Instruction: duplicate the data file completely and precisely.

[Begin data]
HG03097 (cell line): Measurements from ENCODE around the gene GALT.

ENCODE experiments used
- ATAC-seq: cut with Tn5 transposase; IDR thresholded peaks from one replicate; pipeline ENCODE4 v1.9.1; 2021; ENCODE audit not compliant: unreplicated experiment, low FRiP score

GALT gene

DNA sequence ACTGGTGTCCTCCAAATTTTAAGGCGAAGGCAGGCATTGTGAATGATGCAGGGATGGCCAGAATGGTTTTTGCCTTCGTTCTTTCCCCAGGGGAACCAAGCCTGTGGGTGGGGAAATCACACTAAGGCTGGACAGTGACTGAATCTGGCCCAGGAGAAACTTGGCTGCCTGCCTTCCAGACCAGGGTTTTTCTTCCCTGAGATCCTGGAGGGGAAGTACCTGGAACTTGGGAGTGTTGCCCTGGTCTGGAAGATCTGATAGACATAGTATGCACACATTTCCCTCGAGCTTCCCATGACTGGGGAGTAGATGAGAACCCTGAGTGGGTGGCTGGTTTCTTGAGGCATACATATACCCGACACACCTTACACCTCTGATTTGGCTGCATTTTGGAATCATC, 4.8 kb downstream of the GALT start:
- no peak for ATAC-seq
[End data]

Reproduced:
HG03097 (cell line): Measurements from ENCODE around the gene GALT.

ENCODE experiments used
- ATAC-seq: cut with Tn5 transposase; IDR thresholded peaks from one replicate; pipeline ENCODE4 v1.9.1; 2021; ENCODE audit not compliant: unreplicated experiment, low FRiP score

GALT gene

DNA sequence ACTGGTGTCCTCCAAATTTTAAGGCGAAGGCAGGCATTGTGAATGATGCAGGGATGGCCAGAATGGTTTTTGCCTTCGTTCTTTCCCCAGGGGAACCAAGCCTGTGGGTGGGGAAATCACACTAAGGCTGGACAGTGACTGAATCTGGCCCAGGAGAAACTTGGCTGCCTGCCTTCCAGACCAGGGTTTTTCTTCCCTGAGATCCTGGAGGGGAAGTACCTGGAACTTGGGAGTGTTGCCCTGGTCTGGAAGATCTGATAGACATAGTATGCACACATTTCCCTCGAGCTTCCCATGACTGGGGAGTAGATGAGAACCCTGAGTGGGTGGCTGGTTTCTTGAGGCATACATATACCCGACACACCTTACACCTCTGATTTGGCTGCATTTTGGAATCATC, 4.8 kb downstream of the GALT start:
- no peak for ATAC-seq